Evangelical Christianity in the West is highly praised (and rightly so) for the high view of grace it holds out. But what do we lose if, in our high view of grace, we have garnered a low view of the spiritual disciplines? Have we, amid our “once saved, always saved” mantras, lost a holy sense of discipline?
Lent is a season that is not often celebrated in Evangelical churches in the West. The season rolls around the calendar again, and we are almost always surprised to see it coming. It startles us, we sigh, and then roll our eyes because we just didn’t want to think about it this year. Thinking about Lent makes us Evangelicals feel simultaneously guilty and apathetic; on the one hand, we feel as if we should somehow participate in this historical discipline, but, on the other, we feel as thought we just shouldn’t have to. And so, we arm ourselves with language of “grace enough,” and go about our business, dismissing anyone who thinks we should give up coffee for a month (don’t even talk to me about actually fasting).
Even as we roll our eyes, there it is on the Church calendar: Lent is here. And we, as Evangelicals, often need to be reminded of the blessing and responsibility embedded in the invitation to observe the season of Lent.
Lent embodies our longings, teaching us to long after the right things.
We live in a fast-paced culture of instant-gratification, and the Church in the West is no exception. We don’t wait for very much, do we. We have fast food and quick commutes, so it’s no wonder we just can’t handle it when asked to wait in line at the DMV. Waiting is foreign language to us, and the words of “not yet” fall on our ears with confusion and impatience.
But the season of Lent is a time to walk the 40 days in the wilderness with Christ, to sit in his hunger and his longing for the coming of the Kingdom of God. Lent is a season to sit before our God like Moses on Mt. Sinai, and wonder when He will lead us into His promised Land. And, moreover, Lent is a time to anticipate the cross, to sit in the deathly hour when darkness swallowed up the Son of Man and to grieve the time between the tomb and the resurrection. Lent offers us a pause, a “not yet” phrase that we carry in our hearts with sorrow and longing. These forty days afford us the time – yes, forty days – to ache for the resurrection and the renewal of all things. As a people who are rarely hungry, rarely asked to wait, Lent serves as an embodiment of good and right longings as we remember the Christ who came and ask for Him to come again.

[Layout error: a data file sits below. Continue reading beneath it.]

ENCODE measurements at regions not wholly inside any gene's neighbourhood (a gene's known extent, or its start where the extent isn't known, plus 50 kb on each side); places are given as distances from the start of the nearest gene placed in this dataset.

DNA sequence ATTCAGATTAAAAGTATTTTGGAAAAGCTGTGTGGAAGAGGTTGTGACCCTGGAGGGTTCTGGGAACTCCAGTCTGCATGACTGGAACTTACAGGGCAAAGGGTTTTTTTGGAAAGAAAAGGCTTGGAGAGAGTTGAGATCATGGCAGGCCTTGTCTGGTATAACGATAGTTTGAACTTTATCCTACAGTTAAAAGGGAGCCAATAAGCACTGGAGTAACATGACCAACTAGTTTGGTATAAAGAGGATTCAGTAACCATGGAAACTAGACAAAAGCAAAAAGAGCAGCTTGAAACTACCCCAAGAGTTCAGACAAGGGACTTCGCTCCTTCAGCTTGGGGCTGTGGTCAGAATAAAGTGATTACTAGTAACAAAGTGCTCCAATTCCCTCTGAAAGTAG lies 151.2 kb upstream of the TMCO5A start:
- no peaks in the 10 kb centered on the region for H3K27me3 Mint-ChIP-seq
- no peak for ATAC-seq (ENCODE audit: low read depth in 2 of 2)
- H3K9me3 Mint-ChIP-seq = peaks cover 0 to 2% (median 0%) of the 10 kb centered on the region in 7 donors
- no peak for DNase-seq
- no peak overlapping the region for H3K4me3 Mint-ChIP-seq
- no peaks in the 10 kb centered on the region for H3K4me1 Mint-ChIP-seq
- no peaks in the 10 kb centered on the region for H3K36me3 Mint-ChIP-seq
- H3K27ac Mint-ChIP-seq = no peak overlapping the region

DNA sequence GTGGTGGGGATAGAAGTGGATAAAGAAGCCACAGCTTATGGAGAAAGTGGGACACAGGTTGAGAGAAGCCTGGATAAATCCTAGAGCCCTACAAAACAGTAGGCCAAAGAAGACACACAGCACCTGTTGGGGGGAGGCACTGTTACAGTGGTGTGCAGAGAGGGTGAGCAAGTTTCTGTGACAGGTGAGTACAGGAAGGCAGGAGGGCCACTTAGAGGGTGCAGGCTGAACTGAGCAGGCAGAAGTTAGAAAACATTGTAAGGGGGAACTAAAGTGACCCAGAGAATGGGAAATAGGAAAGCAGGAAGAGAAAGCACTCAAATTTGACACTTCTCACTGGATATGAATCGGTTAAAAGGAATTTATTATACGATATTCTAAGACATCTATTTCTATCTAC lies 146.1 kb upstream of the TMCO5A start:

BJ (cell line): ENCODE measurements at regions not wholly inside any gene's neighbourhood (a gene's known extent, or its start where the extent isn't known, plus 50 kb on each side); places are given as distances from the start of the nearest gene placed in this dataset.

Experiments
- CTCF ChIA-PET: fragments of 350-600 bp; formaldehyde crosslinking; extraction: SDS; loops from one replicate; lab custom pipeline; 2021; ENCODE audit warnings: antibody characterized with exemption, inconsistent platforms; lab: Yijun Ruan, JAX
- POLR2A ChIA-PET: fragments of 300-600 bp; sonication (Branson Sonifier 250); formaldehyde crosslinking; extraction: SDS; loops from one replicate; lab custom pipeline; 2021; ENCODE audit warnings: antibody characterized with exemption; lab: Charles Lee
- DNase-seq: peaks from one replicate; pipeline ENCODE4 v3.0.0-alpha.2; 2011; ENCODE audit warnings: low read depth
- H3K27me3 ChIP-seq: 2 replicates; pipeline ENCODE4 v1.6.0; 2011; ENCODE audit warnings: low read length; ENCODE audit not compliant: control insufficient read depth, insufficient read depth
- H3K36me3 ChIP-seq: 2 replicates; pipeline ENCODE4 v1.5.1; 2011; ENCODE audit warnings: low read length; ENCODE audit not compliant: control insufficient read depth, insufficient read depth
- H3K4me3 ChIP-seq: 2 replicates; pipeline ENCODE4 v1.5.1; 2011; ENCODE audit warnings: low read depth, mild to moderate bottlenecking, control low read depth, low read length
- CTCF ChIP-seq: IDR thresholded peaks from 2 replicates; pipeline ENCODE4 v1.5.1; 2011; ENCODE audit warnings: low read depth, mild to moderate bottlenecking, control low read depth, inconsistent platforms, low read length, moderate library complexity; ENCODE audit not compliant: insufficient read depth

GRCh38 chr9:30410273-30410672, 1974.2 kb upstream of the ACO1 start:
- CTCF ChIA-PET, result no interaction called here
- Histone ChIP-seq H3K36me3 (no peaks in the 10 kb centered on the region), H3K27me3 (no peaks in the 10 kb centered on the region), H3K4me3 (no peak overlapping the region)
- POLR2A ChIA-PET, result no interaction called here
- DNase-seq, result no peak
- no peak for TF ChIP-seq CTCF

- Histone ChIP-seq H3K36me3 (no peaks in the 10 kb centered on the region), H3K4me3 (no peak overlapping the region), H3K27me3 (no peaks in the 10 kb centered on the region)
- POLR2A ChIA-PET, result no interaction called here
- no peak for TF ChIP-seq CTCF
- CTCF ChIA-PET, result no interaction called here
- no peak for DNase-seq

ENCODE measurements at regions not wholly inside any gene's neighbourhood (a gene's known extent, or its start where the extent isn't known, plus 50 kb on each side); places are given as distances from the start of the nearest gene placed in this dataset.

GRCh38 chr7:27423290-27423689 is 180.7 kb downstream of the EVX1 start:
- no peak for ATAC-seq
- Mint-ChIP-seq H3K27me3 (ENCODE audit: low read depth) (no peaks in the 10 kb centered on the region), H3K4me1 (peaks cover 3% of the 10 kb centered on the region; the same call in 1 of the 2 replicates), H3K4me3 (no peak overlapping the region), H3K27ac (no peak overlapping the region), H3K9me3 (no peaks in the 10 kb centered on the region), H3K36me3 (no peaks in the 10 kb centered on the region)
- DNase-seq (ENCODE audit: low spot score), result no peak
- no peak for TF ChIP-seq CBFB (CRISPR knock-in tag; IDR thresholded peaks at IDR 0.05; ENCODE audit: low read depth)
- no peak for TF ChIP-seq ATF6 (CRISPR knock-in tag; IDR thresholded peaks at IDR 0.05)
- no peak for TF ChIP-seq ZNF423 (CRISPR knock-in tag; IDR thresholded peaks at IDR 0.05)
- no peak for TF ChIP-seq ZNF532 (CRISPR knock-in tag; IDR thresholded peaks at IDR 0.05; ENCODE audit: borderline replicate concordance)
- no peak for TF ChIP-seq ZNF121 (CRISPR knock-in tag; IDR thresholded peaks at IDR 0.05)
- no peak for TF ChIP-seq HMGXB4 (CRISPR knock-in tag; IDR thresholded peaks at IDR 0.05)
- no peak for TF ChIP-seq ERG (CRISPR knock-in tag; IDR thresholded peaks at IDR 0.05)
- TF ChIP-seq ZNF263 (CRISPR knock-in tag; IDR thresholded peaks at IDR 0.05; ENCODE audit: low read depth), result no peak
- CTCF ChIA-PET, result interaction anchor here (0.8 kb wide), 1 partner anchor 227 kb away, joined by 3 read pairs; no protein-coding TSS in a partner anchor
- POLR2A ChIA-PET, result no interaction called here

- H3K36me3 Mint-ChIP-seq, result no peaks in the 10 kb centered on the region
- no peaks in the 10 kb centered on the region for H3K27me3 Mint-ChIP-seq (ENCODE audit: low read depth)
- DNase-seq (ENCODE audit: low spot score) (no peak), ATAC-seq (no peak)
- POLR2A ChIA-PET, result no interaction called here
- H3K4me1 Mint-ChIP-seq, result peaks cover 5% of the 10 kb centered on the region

Lent is a participation in the universal and historic church, which is both our privilege and our responsibility.
I was recently talking with a woman in my Bible study about Lent. “We don’t practice Lent,” she said with eyebrows furrowed in confusion; “we’re not Catholic.” But Lent is not exclusively Catholic, as we Evangelicals would do well to remember that we have both the privilege and responsibility to identify with the universal and historical Church. Unfortunately, we have garnered a reputation for what C.S. Lewis calls “chronological snobbery,” feeling as though we, in our place in the timeline of humanity, somehow have a corner on theology and practice. We must do the time consuming and painstaking work of placing reminders for our Evangelical selves that our creeds are not our property but our inheritance. We have been brought to the table of faith by those who came before (yes, Protestants and Catholics alike), and have been extended an invitation to participate in the Church that spans generations and national boundaries.
Lent is just one of many opportunities we have to embrace our universal and historical identity as Christians. The season of Lent affords to us a means and manner of participation in historical Christianity. We may disagree on whether or not to baptize infants, if women can be pastors, or on images of Jesus in worship, but we can all agree on the cross. The cross of Christ is the center post of all expressions of Christianity; it unites us, unifies us, gathers us. Lent offers us a communal season of worship around the cross, and we have both the privilege and responsibility of participation.